Truck dispatchers

Discussion in 'The Welcome Wagon' started by JacquelynB17, Feb 13, 2018.

  1. JacquelynB17

    JacquelynB17 Bobtail Member

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    I just left a freight dispatching job and i’d Like to be on the other side of things and do truck dispatching to be home more with my son. Anyone have any advice on how I should start? First steps?
     
  2. Gunner75

    Gunner75 Road Train Member

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    Call a mega that's looking for dispatchers and has a terminal near you. Swift, Schneider.

    I'm fairly certain, your gonna be roasted soon...
     
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  3. buddyd157

    buddyd157 Road Train Member

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    you can try driver leasing companies near you. these are companies that hire drivers, and have trucks, to service accounts they have, on a temp to hire basis.

    Ruan, Ryder, Lily Transportation, to name 3. (Waste Management, BFI, and other trash hauling companies have thier own fleets) but hire permanent drivers and temp.

    there is alod home heating oil/ propane companies as well. you will most likely do other office work besides dispatching.

    all can be viable sources to get in as a dispatcher trainee, and maybe you like it there, or move on with some experience for say an LTL company like Yellow, ABF, Old Dominion, etc,etc,. (beware, above company's usually require a college degree)

    best of luck to you, keep us updated.
     
  4. JacquelynB17

    JacquelynB17 Bobtail Member

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    Feb 13, 2018
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    Roasted? Please explain a little further.
     
  5. gokiddogo

    gokiddogo Road Train Member

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    What kind of truck dispatching are you looking to do? Find loads and assign them to carriers? Or more working for a company assigning loads to the trucks they own?
    A lot of people come on here wanting to find loads for carriers with none of their own customers. Aka. A broker for a broker. So the load may pay $3 then broker takes .5 down to 2.50 then you find it from him take your .25 now it's 2.25 now the trucking company takes their 20-25% pretty fast that $3 load pays everyone except for the owner operator. That's the difference... you need to better frame what you are looking to do so we can answer how to go about doing it.
     
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  6. Gunner75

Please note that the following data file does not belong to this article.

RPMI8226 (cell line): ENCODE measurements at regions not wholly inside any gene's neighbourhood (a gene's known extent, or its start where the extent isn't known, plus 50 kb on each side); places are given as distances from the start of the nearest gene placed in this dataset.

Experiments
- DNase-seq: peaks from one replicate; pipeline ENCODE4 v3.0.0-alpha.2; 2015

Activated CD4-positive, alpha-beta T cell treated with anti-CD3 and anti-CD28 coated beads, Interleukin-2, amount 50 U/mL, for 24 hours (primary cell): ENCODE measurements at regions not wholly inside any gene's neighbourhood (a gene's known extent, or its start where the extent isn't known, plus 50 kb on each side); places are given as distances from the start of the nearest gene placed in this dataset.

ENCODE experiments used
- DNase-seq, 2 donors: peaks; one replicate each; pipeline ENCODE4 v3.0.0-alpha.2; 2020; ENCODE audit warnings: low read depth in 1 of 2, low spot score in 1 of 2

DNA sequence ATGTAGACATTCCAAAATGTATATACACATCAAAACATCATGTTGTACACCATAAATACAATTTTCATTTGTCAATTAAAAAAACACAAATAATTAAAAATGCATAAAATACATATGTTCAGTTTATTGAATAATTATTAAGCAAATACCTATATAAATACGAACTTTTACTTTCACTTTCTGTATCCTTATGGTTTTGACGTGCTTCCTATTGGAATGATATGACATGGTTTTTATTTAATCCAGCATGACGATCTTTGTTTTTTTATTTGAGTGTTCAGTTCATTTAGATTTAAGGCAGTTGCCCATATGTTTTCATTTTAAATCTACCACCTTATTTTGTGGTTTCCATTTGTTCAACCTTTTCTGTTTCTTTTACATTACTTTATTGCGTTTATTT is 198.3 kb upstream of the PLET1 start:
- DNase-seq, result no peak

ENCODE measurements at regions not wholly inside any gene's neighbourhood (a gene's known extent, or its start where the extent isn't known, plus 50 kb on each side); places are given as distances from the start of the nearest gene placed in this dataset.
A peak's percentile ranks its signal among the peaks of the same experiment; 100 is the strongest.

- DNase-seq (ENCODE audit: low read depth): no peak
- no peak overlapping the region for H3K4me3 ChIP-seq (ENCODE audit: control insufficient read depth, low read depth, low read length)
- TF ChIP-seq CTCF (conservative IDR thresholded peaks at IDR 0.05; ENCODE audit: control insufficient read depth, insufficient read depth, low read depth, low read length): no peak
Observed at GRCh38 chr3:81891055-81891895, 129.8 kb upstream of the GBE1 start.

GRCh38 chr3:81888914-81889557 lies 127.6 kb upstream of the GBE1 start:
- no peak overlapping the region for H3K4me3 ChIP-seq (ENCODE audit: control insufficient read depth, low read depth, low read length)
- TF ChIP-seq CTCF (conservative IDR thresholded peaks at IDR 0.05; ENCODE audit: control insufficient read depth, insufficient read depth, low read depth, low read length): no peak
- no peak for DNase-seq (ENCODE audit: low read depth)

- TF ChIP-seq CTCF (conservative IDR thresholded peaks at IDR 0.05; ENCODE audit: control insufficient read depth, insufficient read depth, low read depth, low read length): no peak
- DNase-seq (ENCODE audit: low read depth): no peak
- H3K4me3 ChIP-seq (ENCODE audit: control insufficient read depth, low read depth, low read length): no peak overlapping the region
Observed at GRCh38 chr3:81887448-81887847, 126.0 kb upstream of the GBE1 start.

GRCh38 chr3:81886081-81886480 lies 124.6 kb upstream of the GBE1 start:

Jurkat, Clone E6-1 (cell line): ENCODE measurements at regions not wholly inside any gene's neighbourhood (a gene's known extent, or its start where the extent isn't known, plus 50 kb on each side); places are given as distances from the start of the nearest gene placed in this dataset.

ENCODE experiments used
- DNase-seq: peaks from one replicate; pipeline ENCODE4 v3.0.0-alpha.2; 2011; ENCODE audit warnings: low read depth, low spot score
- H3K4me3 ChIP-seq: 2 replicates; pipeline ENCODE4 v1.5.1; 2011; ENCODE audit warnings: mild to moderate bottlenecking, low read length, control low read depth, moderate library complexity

Gunner75 Road Train Member

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    The Animosity towards dispatchers is bound to lead to some #### talking
     
  7. JacquelynB17

    JacquelynB17 Bobtail Member

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    Feb 13, 2018
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    Not all dispatchers are bad. Trust me on that. I was a freight dispatcher for a long time and I did my best to make it fair even if that meant we did not make our certain quota a few times. There are truck drivers out there who don’t want to do the work or the invoicing, etc. my question is, how do I find those people and help them? Whether I get a good cut or not doesn’t matter to me much. I’m a stay at home mom. I have skills and I want something to keep me busy. There isn’t much around my town that allows me to spend time with my infant and work ya know? I’d like to know the first step in wanting to start truck dispatching.
     
  8. tscottme

    tscottme Road Train Member

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    For example if you want to become a dispatcher remove half of your brain, have novocaine injected into your heart. Take yoga classes until you are able to put you hat up your rear end while wearing it... etc, etc. /humor off
     
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  9. RoadRooster

    RoadRooster Road Train Member

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    Ok, I'll start....3 surgeons playing golf discussing the easiest patient to operate on.

    First one says accountant. Cut them open and everything is in rows and columns.

    Second one says electricians...open them up and its all color-coded.

    Third one says nope...dispatchers. They only have two moving parts... their mouths and their a##hole...and they are interchangable!!!

    Can change that to salesman, recruiter, drivers, lawyers... its the most equal opportunity joke I know.
     
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  10. Jazz1

    Jazz1 Road Train Member

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    Our dispatchers assign the company drivers/trucks. They generally last about 3 years and gain 30lbs along the way.
    Some dispatching can be done remote...at home. Those would be the ones to go after to avoid the daily drama of company shenanigans.
     
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